The eighth-century English missionary and church reformer Boniface was a highly influential figure in early medieval Europe. His career in modern-day Germany, France, and the Netherlands is attested in an exceptional number of textual sources: a correspondence of over 150 letters, Latin poetry, church council records, sermons, and penitentials. Numerous saints’ lives and modern devotional materials further reveal how he was remembered by the religious communities that claim him as a foundational figure.
This volume comprises the latest scholarship on Boniface and his fellow missionaries, examining the written materials associated with Boniface, his impacts on the regions of Europe where he worked (Hessia, Thuringia, Bavaria, Frisia, and Francia), and the development of his cult in the Middle Ages and today.
Contributors include: Michel Aaij, John-Henry Clay, Michael Glatthaar, Shannon Godlove, Leanne Good, Petra Kehl, Felice Lifshitz, Rob Meens, Michael Edward Moore, Marco Mostert, James Palmer, Janneke Raaijmakers, Rudolf Schieffer, Emily Thornbury, Siegfried Weichlein, and Barbara Yorke.
The history of the Black Sea may be considered as alternating between an “inner lake,” when a single empire establishes control over the sea and its surrounding areas, and that of an
open sea, in which various continental or maritime powers compete for the region’s resources. By taking into account the impact both of major powers and minor political actors, this volume proposes a long-term perspective of regional history. It offers a deep understanding of the political and commercial history of the Black Sea between the 14th and the 16th centuries, and provides insights into the political and economic developments of the region.
Migration, Integration and Connectivity on the Southeastern Frontier of the Carolingian Empire offers insights into the Carolingian southeastern frontier-zone from historical, art-historical and archaeological perspectives.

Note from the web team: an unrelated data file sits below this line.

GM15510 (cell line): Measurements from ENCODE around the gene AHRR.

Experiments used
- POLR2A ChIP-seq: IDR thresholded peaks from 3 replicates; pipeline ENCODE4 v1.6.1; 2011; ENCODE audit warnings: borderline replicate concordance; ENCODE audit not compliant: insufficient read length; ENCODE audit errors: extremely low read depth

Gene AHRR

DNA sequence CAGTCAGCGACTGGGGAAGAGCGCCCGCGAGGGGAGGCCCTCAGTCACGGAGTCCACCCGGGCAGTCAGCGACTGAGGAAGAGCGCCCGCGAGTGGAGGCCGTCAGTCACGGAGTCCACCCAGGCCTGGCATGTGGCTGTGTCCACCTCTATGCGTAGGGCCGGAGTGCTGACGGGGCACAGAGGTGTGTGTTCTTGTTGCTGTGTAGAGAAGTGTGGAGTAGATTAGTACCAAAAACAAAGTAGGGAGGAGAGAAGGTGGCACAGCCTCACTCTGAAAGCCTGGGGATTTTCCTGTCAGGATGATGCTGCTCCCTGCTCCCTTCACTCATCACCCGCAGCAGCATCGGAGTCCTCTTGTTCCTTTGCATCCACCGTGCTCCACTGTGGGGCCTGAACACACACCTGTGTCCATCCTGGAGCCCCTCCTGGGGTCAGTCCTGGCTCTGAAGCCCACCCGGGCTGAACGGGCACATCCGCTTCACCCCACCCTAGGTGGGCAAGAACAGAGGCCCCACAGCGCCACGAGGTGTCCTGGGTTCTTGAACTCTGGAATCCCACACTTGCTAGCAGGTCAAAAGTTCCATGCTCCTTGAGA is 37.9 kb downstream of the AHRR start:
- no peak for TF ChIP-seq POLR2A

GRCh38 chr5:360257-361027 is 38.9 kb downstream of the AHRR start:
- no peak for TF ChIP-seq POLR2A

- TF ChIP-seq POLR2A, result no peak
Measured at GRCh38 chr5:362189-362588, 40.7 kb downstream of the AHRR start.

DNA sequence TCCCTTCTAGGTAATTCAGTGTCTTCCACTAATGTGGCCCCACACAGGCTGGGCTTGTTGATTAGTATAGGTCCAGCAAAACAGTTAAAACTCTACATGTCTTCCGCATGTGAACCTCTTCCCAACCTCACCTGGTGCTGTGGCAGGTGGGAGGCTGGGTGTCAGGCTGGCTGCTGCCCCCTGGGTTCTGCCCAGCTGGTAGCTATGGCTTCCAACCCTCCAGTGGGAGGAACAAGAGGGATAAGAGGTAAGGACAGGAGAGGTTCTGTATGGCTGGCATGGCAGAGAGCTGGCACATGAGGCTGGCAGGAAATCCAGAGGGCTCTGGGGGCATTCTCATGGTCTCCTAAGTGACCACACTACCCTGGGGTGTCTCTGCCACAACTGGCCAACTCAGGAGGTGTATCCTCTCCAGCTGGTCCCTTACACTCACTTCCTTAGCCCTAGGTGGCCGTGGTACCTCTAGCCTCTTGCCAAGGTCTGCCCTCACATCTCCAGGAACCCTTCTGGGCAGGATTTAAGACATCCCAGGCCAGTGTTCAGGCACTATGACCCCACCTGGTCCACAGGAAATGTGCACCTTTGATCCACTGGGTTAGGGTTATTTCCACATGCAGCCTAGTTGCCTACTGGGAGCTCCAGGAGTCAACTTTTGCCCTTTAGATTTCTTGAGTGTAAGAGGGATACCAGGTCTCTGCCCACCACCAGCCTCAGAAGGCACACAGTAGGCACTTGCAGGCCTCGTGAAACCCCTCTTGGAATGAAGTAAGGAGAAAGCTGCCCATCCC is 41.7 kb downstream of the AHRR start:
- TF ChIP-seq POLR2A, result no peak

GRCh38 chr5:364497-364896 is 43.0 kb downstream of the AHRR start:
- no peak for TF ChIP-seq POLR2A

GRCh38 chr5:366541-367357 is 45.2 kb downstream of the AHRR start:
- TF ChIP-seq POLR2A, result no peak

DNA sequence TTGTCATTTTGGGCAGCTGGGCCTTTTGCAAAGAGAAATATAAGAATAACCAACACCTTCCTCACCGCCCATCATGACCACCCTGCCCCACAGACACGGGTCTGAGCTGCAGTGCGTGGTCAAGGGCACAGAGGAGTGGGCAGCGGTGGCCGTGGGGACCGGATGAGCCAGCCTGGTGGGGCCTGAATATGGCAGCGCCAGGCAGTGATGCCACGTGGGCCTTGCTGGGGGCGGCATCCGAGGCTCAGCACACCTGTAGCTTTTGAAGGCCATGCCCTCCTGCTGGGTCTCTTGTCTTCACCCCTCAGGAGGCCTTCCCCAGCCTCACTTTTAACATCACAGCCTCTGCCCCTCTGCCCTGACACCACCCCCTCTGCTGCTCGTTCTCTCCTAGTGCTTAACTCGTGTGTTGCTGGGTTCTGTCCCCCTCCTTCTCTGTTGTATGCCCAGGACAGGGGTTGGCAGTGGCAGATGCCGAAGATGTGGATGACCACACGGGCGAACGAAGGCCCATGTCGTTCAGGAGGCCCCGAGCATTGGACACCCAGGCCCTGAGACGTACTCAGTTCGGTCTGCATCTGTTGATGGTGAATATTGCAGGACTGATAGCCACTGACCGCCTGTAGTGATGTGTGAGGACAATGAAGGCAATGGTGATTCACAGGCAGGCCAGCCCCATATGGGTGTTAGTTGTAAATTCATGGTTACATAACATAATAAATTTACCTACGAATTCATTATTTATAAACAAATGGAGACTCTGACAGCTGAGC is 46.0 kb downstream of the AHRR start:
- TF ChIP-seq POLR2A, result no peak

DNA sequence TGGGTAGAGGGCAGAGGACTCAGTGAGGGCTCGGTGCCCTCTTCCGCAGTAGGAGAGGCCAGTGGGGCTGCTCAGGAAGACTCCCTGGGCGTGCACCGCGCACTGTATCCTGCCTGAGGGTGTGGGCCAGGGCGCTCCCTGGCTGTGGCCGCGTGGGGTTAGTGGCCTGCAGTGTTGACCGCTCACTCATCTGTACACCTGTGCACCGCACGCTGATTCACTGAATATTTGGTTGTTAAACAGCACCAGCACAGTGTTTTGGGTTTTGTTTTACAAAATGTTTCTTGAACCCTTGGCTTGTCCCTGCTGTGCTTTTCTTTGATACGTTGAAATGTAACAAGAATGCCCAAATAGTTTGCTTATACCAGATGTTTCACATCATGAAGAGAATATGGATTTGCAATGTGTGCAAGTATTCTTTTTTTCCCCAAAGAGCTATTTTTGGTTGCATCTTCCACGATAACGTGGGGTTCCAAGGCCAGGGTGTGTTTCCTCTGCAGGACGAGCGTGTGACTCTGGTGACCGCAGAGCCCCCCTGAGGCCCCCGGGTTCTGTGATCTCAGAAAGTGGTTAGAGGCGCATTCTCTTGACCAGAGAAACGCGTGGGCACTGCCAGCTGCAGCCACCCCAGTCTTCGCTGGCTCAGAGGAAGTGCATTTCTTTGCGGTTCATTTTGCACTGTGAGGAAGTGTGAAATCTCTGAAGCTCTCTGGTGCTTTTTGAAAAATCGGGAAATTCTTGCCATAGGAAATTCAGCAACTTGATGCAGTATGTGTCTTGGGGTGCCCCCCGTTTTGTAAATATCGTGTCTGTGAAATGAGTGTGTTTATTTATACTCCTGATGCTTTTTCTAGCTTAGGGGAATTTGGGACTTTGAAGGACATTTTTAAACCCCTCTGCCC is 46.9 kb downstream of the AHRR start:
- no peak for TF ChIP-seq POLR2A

Chapters in this volume discuss the significance of the early medieval period for scholarly and public discourses in the Western Balkans and Central Europe, and the transfer of knowledge between local scholarship and macro-narratives of Mediterranean and Western history. Other essays explore the ways local communities around the Adriatic (Istria, Dalmatia, Dalmatian hinterland, southern Pannonia) established and maintained social networks and integrated foreign cultural templates into their existing cultural habitus.
Contributors are Mladen Ančić, Ivan Basić, Goran Bilogrivić, Neven Budak, Florin Curta, Danijel Dzino, Krešimir Filipec, Richard Hodges, Nikola Jakšić, Miljenko Jurković, Ante Milošević, Marko Petrak, Peter Štih, Trpimir Vedriš.
The bibliography includes material published from 2013 to 2015. Following on from the first bibliography (Brill, 1988) and its updates (Brill 2006, 2008, 2011, 2014) this volume covers recent literature on: Archaeology, Liturgy, Monasticism, Iberian-Gallic Patristics, Paleography, Linguistics, Germanic and Muslim Invasions, and more. In addition, peoples such as the Vandals, Sueves, Basques, Alans and Byzantines are included. The book contains author and subject indexes and is extensively cross-indexed for easy consultation. A periodicals index of hundreds of journals accompanies the volume.
The battle of Kulikovo, fought between Muscovite and Tatar troops in 1380, has been considered as a crucial turning point in the national history of Russia. In
The Battle of Kulikovo Refought Kati Parppei examines the layers of contemporary meanings attached to the event from the Middle Ages to the present, following the formation and establishment of the collective images and perceptions concerning the battle.
By utilizing a diverse set of sources she shows that the present image of the medieval battle was created in retrospect from the 15th century onwards by interpolating, interpreting and simplifying. The narrative themes emphasizing internal unity have been applicable to practically any political situation over the centuries, especially to ones involving external threat.